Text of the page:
THE HEART IS A SHIFTING SEA: Love and Marriage in Mumbai, by Elizabeth Flock. (Harper, $27.99.) Flock focuses on three very different couples as a way of examining domestic arrangements in modern India. Marriage, she finds, is hard for them in ways that are universal, and in ways that are culturally specific. VIBRATOR NATION: How Feminist Sex-Toy Stores Changed the Business of Pleasure, by Lynn Cornelia. (Duke University, $25.95.) One of the factors fueling second wave feminism was women's sexual liberation, a process of self-discovery and advocacy that included toys. Cornelia tells the story of the feminist sex-toy shops that led the way. MY LAST LOVE STORY, by Falguni Kothari. (Graydon House, paper, $15.99.) The narrator of this unconventional love story lives with her dying husband and his best friend, who has come to help out. Caught between her attachment to the men, she asks why it's unacceptable "for three people to openly love each other." GETTING OFF: One Woman's Journey Through Sex and Porn Addiction, by Erica Garza. (Simon & Schuster, $26.) Reading the 35-year-old essayist's insight into her own experience - the lonely (if impressively multi-orgasmic) world of a woman who binges on hookups - we begin to better understand ourselves. SOME HELL, by Patrick Nathan. (Graywolf, paper, $16.) In the opening pages, Nathan's evil-soaked novel about an adolescent grappling with his father's suicide and his own sexuality reads like a tragic coming-of-age tale. Then it peels that mask off like a replicant to reveal the more sinister creature beneath. FIRE SERMON, by Jamie Quatro. (Grove, $24.) This fantastic debut novel (Quatro is also the author of a highly original story collection, "I Want to Show You More") centers on both religious and sexual passion. The plot is simple: A married woman is trying to forget her lover. The book itself - erotic, spiritual, poetic - is anything but. A PRINCESS IN THEORY, by Alyssa Cole. (Avon.) Cole's main character, a young epidemiologist pursuing her Ph.D. in New York, is refreshingly down-to-earth, and her love affair with a young African prince develops at a satisfying slow burn. This novel checks a lot of boxes: STEM girls, gaslighting, sexual consent. SUNBURN, by Laura Lippman. (Morrow, $26.99.) This thriller may be set in a small town in Delaware in the mid-1990s, but it draws its inspiration from the noir romances of the 1940s: Two strangers with secrets meet in a town where nobody goes. Cool and twisty, with more heart than expected. STRAYING, by Molly McCloskey. (Scribner, $24.) In this wise, discomfiting novel, a feckless American travels to the west of Ireland, marries into a local family, then looks for love elsewhere. The full reviews of these and other recent books are on the web: nytimes.com/books


Kirkus Review

Cole makes her Avon debut with a romance that draws on familiar genre tropes only to upend them.An arranged marriage, a mistaken identity, and a handsome prince from an imaginary country are just a few common tropes in the first book in Cole's (An Extraordinary Union, 2017, etc.) Reluctant Royals series. But with ironic nods to Disney and Mills Boon, Cole gives 21st-century twists. Naledi, a graduate student in epidemiology, juggles lab work, a waitressing job, and a drunken mess of a best friend. Being raised in foster homes has given her the toughness she needs to succeed as a black woman in an often hostile world but also a vulnerability. Naledi hasn't been lucky in love, and she wonders whether she's "like a faulty piece of Velcro; people tried to stick to her, but there was something intrinsically wrong in her design." When she gets an email addressing her as the long-lost betrothed of Prince Thabiso of the small (fictional) African country of Thesolo, Naledi hits delete. Little does she realize that the incompetent new waiter she's been trying to train is, in fact, the "Playboy PanAfrique," come to New York to check out his intended. Thabiso insinuates himself into Naledi's life, and they become friends and, soon after, lovers. Thabiso's big ego and sense of entitlement are tempered by his exposure to working-class realities, while Naledi discovers how wonderful it can be to open up and connect. Of course, catastrophe is just around the corner, and its resolution comes only after they journey to Thesolo, where Naledi can discover her roots while at the same time working to stop an outbreak of a mysterious disease.A delightful and sexy take on love between a suave African prince and a nerdy epidemiology student. Copyright Kirkus Reviews, used with permission.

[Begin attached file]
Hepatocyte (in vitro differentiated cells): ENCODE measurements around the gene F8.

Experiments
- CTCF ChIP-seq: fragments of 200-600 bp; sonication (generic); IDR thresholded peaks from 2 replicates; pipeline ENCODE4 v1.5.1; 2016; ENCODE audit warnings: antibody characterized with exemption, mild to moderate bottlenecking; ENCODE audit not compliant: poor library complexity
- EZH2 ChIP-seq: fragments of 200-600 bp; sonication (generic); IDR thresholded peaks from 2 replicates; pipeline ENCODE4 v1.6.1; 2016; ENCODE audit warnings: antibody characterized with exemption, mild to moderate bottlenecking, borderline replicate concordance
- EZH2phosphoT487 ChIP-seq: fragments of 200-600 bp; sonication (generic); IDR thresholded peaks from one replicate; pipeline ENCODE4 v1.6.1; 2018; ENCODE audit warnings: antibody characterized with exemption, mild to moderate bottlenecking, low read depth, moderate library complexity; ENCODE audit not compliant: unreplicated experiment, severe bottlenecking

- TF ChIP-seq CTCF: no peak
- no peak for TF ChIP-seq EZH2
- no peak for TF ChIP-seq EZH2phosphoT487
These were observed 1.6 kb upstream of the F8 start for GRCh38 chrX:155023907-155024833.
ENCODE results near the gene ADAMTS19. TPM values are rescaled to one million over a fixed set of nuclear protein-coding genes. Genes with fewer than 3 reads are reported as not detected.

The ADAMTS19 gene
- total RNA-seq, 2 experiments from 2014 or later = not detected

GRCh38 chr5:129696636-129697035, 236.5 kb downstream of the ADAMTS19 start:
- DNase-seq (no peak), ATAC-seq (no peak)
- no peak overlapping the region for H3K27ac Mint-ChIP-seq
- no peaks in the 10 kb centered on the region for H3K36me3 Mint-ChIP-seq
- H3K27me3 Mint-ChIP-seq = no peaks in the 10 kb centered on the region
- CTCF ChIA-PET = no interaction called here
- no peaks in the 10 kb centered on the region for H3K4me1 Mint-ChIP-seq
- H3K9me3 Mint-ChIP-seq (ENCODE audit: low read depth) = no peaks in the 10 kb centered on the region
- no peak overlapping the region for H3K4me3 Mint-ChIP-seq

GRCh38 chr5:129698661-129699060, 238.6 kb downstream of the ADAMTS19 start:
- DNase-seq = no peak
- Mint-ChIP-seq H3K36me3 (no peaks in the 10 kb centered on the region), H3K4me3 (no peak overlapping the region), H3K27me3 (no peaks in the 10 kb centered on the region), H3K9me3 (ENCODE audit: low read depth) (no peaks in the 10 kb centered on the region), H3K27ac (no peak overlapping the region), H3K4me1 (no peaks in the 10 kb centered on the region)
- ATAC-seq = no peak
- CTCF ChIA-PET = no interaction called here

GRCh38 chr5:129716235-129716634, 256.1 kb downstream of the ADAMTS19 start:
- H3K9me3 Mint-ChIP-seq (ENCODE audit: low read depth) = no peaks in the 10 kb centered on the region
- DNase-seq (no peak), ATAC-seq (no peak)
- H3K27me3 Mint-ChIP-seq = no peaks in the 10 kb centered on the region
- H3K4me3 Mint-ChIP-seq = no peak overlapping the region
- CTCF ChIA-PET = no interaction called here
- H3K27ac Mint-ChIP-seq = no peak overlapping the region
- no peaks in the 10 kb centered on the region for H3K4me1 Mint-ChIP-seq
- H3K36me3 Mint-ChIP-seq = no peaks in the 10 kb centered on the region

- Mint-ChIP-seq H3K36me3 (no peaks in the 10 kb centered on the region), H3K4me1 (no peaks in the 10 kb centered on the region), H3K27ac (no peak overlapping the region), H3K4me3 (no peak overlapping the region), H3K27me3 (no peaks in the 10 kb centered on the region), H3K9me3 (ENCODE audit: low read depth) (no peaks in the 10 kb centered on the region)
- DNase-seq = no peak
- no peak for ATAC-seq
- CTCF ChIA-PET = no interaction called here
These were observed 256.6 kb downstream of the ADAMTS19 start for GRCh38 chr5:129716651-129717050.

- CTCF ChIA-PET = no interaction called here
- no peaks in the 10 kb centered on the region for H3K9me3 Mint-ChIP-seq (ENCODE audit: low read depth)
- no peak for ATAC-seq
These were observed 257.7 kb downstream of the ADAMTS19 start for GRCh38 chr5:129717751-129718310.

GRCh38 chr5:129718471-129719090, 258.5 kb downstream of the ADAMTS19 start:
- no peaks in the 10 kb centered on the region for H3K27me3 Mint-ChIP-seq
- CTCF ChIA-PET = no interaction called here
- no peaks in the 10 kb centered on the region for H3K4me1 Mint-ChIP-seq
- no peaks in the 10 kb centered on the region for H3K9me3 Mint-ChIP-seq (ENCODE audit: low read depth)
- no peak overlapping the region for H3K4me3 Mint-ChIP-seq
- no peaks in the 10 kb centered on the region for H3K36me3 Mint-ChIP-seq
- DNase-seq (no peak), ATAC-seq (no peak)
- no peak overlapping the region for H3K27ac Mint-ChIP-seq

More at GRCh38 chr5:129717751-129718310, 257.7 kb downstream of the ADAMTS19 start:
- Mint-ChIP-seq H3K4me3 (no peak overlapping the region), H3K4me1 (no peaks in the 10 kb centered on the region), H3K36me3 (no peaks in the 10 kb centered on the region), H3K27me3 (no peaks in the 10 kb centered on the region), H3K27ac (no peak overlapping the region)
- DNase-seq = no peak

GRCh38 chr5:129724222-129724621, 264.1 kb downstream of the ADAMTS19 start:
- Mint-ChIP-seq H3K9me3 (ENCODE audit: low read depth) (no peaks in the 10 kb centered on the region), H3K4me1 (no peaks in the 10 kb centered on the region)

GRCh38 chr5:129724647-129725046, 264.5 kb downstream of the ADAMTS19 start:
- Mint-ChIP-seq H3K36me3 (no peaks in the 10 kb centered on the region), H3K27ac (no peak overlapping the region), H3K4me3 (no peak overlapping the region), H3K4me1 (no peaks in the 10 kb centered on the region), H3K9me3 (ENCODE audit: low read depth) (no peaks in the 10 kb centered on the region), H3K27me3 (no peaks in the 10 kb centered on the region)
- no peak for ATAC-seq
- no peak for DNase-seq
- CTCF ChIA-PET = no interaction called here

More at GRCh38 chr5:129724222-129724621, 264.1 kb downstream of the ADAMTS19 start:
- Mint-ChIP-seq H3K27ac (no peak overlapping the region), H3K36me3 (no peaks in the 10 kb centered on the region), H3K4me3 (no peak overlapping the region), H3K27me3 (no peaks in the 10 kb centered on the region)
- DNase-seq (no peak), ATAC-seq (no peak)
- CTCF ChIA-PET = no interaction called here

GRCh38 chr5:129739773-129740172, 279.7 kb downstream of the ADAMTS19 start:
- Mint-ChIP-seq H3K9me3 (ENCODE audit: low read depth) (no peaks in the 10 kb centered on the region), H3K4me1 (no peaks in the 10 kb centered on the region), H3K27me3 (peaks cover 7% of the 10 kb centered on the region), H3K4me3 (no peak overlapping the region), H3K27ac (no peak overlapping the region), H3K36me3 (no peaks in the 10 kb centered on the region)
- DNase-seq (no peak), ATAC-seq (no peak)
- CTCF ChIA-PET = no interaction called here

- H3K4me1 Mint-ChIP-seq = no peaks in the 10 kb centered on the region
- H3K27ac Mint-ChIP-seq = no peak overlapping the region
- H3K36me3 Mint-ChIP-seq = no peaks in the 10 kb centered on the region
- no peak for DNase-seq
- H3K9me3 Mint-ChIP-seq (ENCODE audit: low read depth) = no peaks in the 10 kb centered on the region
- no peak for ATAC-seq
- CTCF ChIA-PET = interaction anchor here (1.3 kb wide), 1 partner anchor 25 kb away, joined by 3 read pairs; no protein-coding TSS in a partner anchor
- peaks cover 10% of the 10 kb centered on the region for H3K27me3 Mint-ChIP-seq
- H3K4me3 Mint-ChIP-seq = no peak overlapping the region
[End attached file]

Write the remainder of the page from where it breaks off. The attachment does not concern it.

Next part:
Library Journal Review

There is no way that savvy public health grad student Naledi Smith is going to fall for an email stating that she is the long-lost fiancée of a prince from some remote African nation. But it's not a scam, and Thabiso, the crown prince of Thesolo, is in dire need of his mate. So when he comes to New York to confront Ledi, and she mistakes him for an ordinary guy (aka Jamal), he seizes the opportunity to get to know her on nonroyal terms-a decision that has a surfeit of unexpected and not always welcome results. Well-drawn, likable protagonists clash beautifully in a story enhanced by old antagonisms, a mysterious epidemic, a jealous villain, and descriptions of a fictitious country so vivid that readers will be tempted to book reservations. -VERDICT Upbeat, sexy, and totally engrossing, this fast-paced modern romp puts an intriguing spin on the classic long-lost-heiress plot and launches the series in style. Cole (A Hope Divided) divides her time between the Caribbean and New York City. [Previewed in Joyce Sparrow's "Love Is All Around," LJ 10/15/17.] © Copyright 2018. Library Journals LLC, a wholly owned subsidiary of Media Source, Inc. No redistribution permitted.